Tim Schewe

Tim Schewe

Drivesmart column: Speed limits are not suggestions

Just how far can you push before the ticket book is exercised?

By Tim Schewe

A reader asks: “If the posted speed limits on our roadways are not just suggestions, why are they not enforced? If we are permitted to drive above the posted limit, how far above, and if so, how is anyone ever cited for speeding?”

Speed limits in British Columbia are not suggestions when set by law or by posting a regulatory sign. They are what is known as an absolute liability offence; you are either speeding or you are not. Technically, even one kilometre per hour above the limit is speeding. In traffic court if that one over can be proven, the justice may choose to convict you.

Just how far can you push before the ticket book is exercised? Most drivers seem to feel that 10 over is acceptable, but it depends on the officer and the circumstances.

Radar and laser speed measuring devices are highly accurate and the widest tolerance today is probably +/- 1 km/h at 50 km/h. In contrast, your speedometer could be out by as much as 10 km/h and still be considered “close enough” by the manufacturer. If you’ve modified the driveline in any way the accuracy could be even worse. Should this be allowed for?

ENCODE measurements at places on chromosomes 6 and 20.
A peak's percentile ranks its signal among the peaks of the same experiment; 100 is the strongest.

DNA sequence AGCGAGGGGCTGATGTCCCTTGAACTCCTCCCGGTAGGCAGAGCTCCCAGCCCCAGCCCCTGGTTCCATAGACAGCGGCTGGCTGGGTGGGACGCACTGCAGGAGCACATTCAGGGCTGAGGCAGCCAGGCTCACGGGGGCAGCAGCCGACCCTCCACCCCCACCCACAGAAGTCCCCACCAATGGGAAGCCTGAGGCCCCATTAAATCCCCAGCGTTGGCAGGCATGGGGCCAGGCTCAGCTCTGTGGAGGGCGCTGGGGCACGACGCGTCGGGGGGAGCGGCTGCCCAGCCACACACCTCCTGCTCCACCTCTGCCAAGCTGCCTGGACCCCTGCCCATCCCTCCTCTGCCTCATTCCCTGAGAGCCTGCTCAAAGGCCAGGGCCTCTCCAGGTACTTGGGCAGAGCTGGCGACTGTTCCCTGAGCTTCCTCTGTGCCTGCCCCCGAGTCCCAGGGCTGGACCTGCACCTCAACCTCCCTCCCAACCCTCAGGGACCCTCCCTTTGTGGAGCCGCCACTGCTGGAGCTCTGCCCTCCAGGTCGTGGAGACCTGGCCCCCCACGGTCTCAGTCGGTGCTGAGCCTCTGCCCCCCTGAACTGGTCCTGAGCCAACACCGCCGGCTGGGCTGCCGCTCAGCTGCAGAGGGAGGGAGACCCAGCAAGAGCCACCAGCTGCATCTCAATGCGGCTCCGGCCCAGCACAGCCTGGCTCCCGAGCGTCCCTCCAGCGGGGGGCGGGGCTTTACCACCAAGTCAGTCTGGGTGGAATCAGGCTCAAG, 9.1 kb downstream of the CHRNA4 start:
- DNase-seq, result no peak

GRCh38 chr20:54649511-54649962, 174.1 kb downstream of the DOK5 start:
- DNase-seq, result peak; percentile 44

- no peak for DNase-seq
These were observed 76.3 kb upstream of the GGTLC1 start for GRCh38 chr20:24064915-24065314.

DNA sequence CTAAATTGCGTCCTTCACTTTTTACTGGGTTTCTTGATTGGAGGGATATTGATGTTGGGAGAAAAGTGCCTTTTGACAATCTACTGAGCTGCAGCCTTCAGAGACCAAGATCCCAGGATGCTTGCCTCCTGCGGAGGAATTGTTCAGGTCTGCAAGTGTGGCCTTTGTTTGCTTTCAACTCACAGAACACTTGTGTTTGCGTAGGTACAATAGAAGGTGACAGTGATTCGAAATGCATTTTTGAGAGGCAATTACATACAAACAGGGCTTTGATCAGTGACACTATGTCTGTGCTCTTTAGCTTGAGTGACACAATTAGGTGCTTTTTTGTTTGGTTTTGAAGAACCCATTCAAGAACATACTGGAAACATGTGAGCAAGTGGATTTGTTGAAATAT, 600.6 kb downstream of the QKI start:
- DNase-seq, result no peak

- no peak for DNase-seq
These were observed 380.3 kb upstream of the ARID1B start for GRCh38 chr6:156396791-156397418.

If you are driving in a school zone at noon and there are children present would it be better to be more exacting than on a sunny day with light traffic on a straight highway in the countryside? With so many vehicles out there being driven 20 or 30 km/h over the limit, should an officer bother with those at five over in places frequented by vulnerable road users?

B.C.’s original photo radar program was ended when voters chose a government that promised its removal, even though the program proved to be effective. It is returning slowly today as it is incorporated with red light cameras at intersections with high collision rates.

Some of the speeds recorded have been significant, as much as 121 km/h over the limit, but as long as the owner pays the $483 fine there are no penalty points or vehicle impounds to deter these truly dangerous drivers.

In short, no, you are not permitted to drive faster than the speed limit. Practically however, you push the boundaries and you take your chances with receiving a ticket. You also take chances with everyone you share the road with.

Tim Schewe is a retired constable with many years of traffic law enforcement. To comment or learn more, please visit DriveSmartBC.ca